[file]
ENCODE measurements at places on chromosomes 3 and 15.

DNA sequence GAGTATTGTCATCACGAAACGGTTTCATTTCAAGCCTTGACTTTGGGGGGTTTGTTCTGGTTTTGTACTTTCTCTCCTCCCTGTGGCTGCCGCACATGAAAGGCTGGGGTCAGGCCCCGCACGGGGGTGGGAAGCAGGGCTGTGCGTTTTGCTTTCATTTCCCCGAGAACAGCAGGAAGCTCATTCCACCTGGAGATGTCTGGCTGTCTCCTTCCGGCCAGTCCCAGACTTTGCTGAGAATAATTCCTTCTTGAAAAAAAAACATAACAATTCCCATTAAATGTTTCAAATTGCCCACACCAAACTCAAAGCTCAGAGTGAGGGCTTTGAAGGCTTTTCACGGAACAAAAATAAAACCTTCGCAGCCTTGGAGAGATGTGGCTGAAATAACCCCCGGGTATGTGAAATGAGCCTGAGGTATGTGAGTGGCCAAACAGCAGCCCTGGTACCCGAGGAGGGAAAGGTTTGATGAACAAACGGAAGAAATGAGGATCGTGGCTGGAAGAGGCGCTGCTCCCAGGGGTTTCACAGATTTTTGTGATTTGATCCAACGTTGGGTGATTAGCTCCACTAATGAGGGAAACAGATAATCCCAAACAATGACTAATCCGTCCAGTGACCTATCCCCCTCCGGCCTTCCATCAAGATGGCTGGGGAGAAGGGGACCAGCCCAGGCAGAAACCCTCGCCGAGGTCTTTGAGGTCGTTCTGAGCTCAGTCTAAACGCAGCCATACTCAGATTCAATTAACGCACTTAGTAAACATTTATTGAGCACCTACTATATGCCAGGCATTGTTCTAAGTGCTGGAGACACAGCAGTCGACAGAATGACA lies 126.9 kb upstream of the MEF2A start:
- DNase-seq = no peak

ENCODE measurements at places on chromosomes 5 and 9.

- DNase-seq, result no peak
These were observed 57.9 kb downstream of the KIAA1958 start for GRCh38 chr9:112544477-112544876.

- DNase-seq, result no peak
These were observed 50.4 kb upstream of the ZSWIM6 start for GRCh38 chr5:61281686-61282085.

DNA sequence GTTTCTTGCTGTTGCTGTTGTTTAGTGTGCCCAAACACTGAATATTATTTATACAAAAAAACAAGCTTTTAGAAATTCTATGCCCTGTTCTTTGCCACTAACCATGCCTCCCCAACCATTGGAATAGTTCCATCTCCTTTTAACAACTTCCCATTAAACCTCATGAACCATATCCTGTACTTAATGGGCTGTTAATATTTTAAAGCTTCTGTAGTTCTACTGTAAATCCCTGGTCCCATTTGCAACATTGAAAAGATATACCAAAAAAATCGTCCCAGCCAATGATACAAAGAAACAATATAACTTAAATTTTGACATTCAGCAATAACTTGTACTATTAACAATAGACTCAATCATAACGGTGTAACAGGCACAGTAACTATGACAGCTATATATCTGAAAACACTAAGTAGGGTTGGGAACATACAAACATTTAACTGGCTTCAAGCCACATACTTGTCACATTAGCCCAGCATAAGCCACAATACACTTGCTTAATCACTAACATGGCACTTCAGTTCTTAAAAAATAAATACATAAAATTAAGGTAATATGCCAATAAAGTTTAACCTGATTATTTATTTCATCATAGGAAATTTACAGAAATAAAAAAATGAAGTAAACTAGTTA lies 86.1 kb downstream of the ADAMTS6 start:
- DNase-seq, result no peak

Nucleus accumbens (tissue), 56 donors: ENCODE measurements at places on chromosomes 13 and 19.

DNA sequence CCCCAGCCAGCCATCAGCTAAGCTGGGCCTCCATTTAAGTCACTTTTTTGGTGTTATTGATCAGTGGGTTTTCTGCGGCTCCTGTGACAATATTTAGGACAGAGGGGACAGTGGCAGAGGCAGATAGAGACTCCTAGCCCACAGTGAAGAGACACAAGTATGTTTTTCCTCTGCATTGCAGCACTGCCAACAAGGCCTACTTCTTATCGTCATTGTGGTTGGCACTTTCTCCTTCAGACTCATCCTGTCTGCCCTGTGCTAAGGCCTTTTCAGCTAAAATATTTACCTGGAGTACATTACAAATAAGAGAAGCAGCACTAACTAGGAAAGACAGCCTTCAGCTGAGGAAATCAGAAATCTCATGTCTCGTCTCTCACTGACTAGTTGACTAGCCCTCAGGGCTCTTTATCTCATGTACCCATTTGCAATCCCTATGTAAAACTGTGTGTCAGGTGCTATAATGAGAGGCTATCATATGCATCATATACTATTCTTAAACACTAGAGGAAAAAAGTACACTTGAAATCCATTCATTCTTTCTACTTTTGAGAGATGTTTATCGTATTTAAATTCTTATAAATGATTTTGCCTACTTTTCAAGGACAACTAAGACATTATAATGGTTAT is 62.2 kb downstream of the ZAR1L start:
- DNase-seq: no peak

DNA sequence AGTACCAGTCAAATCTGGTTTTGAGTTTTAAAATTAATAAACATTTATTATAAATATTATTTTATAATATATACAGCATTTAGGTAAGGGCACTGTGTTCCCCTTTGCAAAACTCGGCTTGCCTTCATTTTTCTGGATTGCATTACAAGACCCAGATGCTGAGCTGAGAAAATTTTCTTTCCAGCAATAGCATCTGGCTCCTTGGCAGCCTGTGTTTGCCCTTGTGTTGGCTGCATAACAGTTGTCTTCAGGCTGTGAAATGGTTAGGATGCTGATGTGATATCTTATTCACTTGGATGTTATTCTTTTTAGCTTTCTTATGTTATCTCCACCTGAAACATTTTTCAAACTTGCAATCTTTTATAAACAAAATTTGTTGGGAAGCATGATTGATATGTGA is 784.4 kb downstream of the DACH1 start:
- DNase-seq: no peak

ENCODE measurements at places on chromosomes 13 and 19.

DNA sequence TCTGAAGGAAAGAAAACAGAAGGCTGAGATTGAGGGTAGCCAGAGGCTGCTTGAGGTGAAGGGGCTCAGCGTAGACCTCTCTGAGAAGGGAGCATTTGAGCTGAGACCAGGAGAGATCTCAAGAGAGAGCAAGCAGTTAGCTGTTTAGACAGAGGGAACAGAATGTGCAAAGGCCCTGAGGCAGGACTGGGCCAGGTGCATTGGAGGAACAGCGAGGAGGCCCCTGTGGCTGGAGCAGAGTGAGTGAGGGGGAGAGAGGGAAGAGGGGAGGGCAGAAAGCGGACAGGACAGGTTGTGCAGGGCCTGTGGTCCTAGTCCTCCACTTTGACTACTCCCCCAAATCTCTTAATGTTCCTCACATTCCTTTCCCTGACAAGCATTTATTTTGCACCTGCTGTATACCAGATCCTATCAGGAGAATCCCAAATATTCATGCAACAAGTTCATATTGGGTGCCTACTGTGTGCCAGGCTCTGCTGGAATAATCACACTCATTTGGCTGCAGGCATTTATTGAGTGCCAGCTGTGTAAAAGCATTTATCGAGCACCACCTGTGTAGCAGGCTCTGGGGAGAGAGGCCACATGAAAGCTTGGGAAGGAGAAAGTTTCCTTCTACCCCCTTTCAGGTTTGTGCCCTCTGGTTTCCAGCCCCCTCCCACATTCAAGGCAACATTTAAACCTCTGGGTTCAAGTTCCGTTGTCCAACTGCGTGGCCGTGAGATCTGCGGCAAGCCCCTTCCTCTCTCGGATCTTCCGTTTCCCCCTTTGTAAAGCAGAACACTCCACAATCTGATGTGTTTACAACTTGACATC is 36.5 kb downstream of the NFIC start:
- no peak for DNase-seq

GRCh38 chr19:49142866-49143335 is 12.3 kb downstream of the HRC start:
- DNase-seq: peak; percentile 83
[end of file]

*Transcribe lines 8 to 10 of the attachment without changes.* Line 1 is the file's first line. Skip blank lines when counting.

These were observed 50.4 kb upstream of the ZSWIM6 start for GRCh38 chr5:61281686-61282085.

DNA sequence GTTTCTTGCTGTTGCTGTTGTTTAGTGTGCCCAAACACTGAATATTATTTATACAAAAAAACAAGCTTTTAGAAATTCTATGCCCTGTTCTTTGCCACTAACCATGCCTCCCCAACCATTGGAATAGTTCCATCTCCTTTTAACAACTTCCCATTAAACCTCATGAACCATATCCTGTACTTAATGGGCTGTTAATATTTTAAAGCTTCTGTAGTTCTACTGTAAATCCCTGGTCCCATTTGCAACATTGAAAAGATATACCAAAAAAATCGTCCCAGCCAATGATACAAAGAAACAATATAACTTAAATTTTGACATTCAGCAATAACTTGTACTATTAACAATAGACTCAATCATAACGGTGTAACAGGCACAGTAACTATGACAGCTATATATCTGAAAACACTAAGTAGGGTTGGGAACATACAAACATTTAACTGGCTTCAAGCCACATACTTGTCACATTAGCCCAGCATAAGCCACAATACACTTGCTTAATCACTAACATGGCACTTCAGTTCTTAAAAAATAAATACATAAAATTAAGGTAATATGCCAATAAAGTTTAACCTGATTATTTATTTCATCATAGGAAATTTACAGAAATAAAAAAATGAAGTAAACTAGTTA lies 86.1 kb downstream of the ADAMTS6 start:
- DNase-seq, result no peak